Technology, Innovation, Education

"technology creates feasibility spaces for social practice"

Simon Phipps: from “hub and spokes” towards a “mesh” society

I just listened to another fascinating edition of Floss Weekly. They had an interview with Simon Phipps, Sun‘s Chief Open Source and Open Standards Officer.

His outlook on the way that the Internet changes society and how this will affect business is inspiring and thought provoking:

If you look at what is happening in society around the world ever since the Internet became endemic. There has been a topological shift in the structure of society: Society used to be structured on a hub and spoke basis with people controlling rare resources and communications at the hub and citizens, employees and consumers at the spokes. What the pervasive nature of the Internet made happen was that the topology of society gradually changed from hub and spoke to mesh. And as that has happened, the way that business interests have been conducted has gradually been migrating from a world of secrecy giving confidence and security to a world of transparency with privacy giving confidence and security.
We have looked at that trend and are convinced that if we want to be a leading technology company in the 21st century we have to adapt the company to live in that mesh society and to fit in with the emerging norm of transparency with privacy.

What does this have to do with open source? According to Phipps:

Open source is the natural consequence of a society that is heading in this direction. Because, what characterises open source is the synchronisation of the self-interest of many parties. And to create an environment like this [...] there has to be transparency.

He also talks about how hard it is for businesses to make this shift, the “succes trap” for businesses: you cannot make a profitable and succesful company do worse on the short term to become a better company in the long term. Companies have to exploit their fallow periods to reinvent themselves: “the blessing of failure” (like IBM in the 90s and Sun early in this century).

This interview is a must-listen for all managers in technology companies. So please don’t hesitate and download the mp3 file or listen online.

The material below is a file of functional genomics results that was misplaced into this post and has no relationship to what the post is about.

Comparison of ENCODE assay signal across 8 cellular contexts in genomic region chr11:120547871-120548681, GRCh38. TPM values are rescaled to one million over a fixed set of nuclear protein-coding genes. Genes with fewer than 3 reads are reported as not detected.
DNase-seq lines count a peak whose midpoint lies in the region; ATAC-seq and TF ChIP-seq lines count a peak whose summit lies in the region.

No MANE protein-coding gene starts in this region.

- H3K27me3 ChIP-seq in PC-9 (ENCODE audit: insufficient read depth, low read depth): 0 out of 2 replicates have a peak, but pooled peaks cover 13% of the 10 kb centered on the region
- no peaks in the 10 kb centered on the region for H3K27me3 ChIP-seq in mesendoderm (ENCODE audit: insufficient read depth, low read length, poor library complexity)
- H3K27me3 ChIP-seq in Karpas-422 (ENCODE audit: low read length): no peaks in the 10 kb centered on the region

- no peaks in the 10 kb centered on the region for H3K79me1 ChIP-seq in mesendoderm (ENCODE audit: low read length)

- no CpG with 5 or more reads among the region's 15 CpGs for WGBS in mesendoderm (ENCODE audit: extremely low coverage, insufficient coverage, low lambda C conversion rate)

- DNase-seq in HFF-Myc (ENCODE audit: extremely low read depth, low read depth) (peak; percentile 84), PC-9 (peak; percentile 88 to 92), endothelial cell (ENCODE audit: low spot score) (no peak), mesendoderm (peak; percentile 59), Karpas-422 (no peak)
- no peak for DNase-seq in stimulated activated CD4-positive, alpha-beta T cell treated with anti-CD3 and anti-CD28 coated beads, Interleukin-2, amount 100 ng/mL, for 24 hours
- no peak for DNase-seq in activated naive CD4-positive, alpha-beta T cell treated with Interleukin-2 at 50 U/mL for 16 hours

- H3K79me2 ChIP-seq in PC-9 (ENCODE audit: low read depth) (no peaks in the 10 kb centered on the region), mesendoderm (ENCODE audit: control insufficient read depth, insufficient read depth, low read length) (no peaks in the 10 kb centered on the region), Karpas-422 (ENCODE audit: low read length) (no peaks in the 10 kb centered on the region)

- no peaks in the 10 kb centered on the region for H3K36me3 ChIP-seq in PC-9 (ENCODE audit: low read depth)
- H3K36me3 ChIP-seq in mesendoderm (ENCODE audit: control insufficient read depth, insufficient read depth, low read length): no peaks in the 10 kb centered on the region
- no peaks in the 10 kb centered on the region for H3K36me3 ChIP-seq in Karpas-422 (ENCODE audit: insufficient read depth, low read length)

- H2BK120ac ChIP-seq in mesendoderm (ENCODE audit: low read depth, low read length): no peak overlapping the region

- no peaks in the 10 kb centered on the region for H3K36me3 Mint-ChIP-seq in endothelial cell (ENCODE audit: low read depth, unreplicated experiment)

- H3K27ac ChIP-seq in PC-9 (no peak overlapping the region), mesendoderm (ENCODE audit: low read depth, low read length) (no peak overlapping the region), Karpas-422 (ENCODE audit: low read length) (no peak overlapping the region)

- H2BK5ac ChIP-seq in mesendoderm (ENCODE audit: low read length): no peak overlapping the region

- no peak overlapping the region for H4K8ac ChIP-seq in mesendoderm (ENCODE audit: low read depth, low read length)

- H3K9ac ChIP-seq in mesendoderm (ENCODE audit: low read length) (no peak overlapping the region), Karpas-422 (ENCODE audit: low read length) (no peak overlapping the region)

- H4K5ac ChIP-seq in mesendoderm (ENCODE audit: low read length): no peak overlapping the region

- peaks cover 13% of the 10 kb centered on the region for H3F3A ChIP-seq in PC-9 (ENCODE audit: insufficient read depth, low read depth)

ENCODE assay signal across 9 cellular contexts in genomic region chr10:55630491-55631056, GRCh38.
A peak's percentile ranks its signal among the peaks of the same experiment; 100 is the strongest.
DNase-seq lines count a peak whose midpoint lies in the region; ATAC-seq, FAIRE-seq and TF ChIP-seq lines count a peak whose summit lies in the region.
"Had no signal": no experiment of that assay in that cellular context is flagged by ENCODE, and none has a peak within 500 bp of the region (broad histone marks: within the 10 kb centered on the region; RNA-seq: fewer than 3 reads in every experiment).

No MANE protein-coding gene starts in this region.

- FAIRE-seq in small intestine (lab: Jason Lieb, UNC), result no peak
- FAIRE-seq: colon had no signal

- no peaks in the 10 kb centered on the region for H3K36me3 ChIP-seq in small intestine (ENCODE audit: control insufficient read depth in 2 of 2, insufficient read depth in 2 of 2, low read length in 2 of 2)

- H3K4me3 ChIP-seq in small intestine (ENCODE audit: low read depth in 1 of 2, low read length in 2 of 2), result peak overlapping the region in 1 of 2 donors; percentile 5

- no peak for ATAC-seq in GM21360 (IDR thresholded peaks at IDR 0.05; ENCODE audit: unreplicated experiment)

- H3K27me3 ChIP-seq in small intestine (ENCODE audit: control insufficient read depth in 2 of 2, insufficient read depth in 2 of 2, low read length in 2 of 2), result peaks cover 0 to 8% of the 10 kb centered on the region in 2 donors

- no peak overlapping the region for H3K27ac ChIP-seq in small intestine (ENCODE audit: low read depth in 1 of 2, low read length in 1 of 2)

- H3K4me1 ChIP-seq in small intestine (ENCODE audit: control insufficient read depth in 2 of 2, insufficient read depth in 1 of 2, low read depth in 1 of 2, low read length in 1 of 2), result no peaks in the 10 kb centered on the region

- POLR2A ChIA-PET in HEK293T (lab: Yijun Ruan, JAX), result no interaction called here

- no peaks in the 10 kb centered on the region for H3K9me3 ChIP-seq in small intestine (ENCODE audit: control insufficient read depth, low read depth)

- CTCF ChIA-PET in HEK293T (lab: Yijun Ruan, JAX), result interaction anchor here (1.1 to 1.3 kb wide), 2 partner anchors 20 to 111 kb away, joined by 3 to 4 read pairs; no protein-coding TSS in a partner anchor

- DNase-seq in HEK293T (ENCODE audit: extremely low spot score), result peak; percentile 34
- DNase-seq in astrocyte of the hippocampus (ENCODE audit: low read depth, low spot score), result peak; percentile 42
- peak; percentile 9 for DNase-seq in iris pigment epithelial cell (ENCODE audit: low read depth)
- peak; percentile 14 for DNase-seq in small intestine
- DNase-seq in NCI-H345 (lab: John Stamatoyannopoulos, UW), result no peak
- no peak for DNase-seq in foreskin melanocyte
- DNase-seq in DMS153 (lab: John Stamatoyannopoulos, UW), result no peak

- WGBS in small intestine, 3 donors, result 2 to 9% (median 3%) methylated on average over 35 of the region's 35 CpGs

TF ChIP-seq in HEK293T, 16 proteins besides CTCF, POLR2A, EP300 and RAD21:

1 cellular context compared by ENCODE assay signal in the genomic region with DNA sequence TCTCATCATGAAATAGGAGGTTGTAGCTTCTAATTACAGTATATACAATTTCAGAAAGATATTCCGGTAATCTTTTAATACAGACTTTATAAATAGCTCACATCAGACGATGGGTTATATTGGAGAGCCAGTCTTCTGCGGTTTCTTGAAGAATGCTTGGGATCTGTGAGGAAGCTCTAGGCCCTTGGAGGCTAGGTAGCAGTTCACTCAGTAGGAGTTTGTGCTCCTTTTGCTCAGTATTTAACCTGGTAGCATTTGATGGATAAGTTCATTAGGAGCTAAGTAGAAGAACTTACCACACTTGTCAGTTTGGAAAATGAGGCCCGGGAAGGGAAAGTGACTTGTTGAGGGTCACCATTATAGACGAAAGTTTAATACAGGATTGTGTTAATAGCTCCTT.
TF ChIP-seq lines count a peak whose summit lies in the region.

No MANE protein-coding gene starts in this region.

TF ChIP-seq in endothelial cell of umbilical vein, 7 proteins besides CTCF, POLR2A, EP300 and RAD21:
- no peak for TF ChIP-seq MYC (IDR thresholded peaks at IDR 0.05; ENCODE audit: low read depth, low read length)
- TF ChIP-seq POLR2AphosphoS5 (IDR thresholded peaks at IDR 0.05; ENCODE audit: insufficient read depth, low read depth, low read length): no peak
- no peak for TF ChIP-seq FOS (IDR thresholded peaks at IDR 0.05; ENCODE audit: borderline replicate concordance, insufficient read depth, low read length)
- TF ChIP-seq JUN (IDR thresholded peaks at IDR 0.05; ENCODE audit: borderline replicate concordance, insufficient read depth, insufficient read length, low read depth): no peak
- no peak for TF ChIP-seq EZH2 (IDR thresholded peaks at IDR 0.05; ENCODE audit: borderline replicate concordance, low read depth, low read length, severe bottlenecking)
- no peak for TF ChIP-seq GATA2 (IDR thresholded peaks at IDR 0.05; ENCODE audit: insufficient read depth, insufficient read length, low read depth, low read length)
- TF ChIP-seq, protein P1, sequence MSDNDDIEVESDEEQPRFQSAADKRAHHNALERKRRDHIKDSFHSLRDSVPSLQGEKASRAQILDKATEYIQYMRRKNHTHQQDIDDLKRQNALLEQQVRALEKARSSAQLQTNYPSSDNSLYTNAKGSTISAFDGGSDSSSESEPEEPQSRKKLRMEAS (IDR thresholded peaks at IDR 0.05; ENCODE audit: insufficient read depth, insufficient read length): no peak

Finally let me try out the new poll feature in WordPress:

Written by Hans de Zwart

18-10-2008 at 14:46

Posted in Digital Rights, Open

Tagged with , , ,

3 Responses

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  1. Thanks for referencing FLOSS Weekly! That was indeed an interesting show.

    Randal L. Schwartz

    21-10-2008 at 00:53

  2. HI Hans,

    Very interesting edition of Floss indeed. Interesting argument about companies not being able to go into valeys in order to become a better company at the long term. I believe this would also be called “radical innovation”, but then on the scale of an organization. Interesting to consider how IBM and SUN have done this, because i believe they did went down at the bottom of the valey. Perhaps if the environment forces the organization to change, radical innovation at some instances will occur. Perhaps this also might happen now to the financial system or more importantly to the US capatitalist system. Do you think Barack will work towards a more transparent and networked society?

    Cheers,
    Joost

    Joost Robben

    21-10-2008 at 12:57

  3. Hey Joost,

    I sure hope Obama will do exactly that. I find it quite shocking how many measures are taken to keep what the government does a secret and all in the name of fighting terrorism.

    I find how “wired” Obama’s campaign team is very promising.

    See you,

    Hans

    Hans de Zwart

    21-10-2008 at 20:10


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